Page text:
We try to keep things simple here at Brats and Beer.
Picking the Best Brat
The real secret to how to cook bratwurst doesn’t lie in any technique or secret tip; it’s in starting with a fresh bratwurst made the old-fashioned way.
Wisconsinmade.com is a good option to buy genuine Wisconsin bratwurst online for those poor souls living outside of prime brat territory, with Glenn’s Market providing most of the brats that Wisconsinmade.com sells and ships.
Many local butchers and meat counters can make fresh brats to order, letting you select your own mix of pork, veal, or beef.
If your only option for bratwurst is the pre-packaged meat aisle at the grocery store, Johnsonville brats are likely your best bet, along with ALDI’s Roseland brat line.
How to Cook Bratwurst
Once you’re armed with a great brat, it’s time to get cooking. Bratwurst can be cooked in many different ways, so you’ll have plenty of options whether you want to serve up brats Sheboygan style or try your own approach.
One of the great things about learning how to cook bratwurst is that there’s no one “correct” way — despite what some people from the heart of brat country in Wisconsin may tell you!
You don’t need any specialized equipment to experiment in your quest for a great brat.
All you really need is a grill or a stove and a love of bratwurst.
How to Make Bratwurst
It’s not difficult to learn how to make your own bratwurst and it can save you a ton of money over time once you buy the right equipment.
Making your own brats not only lets you tailor your recipe to your own tastes and incorporate only the freshest ingredients but it can be cost-effective as well.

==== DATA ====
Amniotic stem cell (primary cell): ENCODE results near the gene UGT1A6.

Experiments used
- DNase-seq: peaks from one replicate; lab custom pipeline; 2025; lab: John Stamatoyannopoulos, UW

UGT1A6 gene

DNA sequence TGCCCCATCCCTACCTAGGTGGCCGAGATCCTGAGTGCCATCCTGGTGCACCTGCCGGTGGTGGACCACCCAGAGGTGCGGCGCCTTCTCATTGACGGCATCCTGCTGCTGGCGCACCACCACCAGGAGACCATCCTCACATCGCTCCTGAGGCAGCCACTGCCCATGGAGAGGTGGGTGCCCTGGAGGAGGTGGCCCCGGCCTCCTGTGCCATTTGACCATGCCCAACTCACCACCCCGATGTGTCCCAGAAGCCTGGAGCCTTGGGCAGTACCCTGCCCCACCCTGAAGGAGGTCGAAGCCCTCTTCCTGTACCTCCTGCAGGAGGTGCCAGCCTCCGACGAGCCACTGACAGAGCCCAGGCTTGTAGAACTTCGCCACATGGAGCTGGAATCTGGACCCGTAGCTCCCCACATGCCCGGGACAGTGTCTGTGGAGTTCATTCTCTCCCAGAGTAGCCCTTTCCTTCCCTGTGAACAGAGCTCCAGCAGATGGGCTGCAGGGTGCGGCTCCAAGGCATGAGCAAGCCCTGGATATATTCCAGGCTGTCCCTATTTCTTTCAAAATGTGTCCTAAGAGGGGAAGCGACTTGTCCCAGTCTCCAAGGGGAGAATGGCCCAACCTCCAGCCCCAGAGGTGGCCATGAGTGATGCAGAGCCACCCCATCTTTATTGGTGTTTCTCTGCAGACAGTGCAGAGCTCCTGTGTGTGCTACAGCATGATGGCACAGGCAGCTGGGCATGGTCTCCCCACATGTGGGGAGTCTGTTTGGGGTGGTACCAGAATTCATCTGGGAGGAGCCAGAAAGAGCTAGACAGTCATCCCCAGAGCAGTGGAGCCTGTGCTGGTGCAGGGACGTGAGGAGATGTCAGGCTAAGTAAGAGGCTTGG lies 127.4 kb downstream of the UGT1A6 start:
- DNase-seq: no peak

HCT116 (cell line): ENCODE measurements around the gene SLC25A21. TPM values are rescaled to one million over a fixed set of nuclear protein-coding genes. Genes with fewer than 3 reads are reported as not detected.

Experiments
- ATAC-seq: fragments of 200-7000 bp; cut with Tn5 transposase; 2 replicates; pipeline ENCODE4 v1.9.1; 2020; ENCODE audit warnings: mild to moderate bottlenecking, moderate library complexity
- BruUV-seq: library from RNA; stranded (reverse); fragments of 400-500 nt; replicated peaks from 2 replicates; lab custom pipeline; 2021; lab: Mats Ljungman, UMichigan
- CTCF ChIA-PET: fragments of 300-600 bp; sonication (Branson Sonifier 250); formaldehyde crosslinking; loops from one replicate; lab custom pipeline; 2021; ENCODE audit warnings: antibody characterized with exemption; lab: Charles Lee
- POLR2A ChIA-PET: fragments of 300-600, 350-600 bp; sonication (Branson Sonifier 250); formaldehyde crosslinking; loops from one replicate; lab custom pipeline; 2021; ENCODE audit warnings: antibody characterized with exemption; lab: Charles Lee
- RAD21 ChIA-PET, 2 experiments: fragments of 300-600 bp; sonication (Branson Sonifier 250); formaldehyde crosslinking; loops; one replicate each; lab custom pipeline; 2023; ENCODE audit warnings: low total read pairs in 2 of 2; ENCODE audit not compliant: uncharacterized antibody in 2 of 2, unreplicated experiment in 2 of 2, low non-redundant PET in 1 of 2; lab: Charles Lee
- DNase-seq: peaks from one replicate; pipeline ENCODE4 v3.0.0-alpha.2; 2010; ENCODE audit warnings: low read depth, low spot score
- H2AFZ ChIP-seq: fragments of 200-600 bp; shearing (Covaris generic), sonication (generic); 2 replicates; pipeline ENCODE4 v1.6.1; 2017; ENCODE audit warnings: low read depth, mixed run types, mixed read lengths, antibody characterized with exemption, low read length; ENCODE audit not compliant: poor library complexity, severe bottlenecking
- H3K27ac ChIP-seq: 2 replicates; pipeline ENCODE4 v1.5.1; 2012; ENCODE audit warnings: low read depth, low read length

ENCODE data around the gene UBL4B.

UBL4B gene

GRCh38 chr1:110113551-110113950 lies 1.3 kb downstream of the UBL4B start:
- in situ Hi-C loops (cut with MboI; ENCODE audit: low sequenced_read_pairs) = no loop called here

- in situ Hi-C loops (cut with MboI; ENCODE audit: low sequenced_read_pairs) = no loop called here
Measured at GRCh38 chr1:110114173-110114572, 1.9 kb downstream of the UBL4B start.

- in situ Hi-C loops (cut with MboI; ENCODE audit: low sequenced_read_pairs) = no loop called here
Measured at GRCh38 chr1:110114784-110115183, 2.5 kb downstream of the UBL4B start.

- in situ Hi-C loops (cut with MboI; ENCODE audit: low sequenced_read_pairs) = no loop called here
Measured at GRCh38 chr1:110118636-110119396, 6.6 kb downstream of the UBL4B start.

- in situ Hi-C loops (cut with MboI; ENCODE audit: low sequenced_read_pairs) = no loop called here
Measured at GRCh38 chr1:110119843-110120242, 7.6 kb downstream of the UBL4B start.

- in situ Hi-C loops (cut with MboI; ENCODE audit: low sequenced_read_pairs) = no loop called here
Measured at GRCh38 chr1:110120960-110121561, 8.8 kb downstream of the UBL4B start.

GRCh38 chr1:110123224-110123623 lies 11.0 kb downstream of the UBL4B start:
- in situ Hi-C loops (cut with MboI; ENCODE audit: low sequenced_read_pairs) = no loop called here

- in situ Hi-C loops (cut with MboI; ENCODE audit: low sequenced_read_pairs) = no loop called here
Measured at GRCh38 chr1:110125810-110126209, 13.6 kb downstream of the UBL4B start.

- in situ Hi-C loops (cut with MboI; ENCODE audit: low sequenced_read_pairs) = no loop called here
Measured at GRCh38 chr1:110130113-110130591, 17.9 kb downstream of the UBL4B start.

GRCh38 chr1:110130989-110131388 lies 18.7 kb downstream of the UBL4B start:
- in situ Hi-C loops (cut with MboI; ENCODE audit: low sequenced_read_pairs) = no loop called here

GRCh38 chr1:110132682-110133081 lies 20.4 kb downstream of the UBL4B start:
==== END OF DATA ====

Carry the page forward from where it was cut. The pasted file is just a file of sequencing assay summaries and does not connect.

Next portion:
Homemade brats cost a fraction of what you pay at retail and you’ll be the envy of all your friends when they learn that you’re a master of both making and cooking bratwurst!
Bratwurst has a very long tradition in Germany — stretching back to the 1300s — but American-style bratwurst came into its own relatively recently in the early 1900s.
Sheboygan, Wisconsin was ground zero for the bratwurst explosion in the U.S., with German immigrants putting their sausage-making expertise to work in new ways.
Bratwurst were traditionally made with veal but American bratwurst makers gravitated towards primarily using pork, with their brats generally much larger than German-style brats — many of which are the size of a pinkie finger and intended to be eaten by the dozen.
Wisconsin is still prime brat country in the U.S. and home to all of our Hall of Fame bratwurst makers. Sheboygan is considered by many to be the bratwurst capital of the world but Bucyrus, Ohio holds a big bratwurst festival of its own each year.